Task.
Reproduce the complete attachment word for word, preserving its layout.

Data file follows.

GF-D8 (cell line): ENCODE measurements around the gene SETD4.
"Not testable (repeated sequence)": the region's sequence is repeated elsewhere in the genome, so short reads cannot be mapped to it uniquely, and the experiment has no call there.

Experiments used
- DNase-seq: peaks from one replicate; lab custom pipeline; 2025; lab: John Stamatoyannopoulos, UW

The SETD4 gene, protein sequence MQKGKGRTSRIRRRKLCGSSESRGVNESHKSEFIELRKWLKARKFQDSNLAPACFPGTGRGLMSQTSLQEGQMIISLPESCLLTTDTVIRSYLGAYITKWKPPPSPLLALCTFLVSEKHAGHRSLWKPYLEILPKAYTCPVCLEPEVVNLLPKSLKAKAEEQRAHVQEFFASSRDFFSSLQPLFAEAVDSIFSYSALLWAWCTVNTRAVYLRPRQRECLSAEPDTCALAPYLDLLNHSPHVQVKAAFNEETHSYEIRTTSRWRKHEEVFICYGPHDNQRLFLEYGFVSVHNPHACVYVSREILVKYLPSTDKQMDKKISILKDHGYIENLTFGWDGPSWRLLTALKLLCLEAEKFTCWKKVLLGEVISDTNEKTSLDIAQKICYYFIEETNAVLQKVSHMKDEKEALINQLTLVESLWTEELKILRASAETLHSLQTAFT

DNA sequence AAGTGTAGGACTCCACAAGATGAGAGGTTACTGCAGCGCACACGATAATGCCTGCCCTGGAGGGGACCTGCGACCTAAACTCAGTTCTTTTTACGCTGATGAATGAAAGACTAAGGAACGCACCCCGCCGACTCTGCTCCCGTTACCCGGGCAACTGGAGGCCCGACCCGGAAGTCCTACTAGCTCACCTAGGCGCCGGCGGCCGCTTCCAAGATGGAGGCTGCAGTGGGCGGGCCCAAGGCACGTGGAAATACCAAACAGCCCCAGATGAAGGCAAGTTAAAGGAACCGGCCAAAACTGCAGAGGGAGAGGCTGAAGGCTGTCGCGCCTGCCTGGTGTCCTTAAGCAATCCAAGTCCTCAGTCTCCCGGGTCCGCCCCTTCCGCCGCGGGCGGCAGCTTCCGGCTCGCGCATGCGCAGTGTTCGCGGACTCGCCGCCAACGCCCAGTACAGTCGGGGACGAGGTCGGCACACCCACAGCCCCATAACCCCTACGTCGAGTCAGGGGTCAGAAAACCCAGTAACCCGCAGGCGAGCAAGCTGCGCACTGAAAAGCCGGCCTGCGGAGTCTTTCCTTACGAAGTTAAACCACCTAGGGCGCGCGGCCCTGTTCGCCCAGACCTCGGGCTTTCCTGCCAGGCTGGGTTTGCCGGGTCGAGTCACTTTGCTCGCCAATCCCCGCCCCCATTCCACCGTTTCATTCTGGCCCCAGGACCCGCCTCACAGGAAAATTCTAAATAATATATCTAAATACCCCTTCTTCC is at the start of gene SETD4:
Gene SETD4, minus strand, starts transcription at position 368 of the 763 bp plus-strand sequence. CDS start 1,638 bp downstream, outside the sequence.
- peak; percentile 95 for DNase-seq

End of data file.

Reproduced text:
GF-D8 (cell line): ENCODE measurements around the gene SETD4.
"Not testable (repeated sequence)": the region's sequence is repeated elsewhere in the genome, so short reads cannot be mapped to it uniquely, and the experiment has no call there.

Experiments used
- DNase-seq: peaks from one replicate; lab custom pipeline; 2025; lab: John Stamatoyannopoulos, UW

The SETD4 gene, protein sequence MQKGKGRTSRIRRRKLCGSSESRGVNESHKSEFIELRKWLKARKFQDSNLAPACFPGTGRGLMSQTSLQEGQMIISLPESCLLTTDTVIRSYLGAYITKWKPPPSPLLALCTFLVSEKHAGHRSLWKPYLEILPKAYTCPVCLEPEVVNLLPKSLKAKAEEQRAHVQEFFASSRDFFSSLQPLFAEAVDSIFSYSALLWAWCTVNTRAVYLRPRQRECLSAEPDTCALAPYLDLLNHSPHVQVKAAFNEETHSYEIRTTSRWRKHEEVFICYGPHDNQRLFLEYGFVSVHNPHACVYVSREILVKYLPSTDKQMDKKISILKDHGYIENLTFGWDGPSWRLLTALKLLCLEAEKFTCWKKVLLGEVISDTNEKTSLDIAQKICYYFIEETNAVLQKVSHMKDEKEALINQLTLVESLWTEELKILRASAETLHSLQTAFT

DNA sequence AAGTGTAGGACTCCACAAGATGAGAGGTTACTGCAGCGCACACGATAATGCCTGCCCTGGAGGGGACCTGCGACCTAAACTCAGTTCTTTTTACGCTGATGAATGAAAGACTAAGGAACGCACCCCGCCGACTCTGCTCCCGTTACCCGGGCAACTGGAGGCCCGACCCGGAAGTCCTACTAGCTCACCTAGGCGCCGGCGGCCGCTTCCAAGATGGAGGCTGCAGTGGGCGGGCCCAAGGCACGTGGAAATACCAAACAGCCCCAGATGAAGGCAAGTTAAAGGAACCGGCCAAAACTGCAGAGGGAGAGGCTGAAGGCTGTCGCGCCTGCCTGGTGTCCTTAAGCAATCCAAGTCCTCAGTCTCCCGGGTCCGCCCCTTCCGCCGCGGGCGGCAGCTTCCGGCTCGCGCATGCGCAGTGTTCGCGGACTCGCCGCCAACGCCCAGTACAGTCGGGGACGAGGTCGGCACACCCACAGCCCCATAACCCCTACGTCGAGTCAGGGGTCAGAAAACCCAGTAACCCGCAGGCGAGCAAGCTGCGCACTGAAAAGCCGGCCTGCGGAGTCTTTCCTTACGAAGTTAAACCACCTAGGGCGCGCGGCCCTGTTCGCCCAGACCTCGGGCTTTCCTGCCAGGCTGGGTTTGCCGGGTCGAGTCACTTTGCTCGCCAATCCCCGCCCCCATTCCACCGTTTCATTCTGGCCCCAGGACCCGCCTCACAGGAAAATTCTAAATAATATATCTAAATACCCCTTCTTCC is at the start of gene SETD4:
Gene SETD4, minus strand, starts transcription at position 368 of the 763 bp plus-strand sequence. CDS start 1,638 bp downstream, outside the sequence.
- peak; percentile 95 for DNase-seq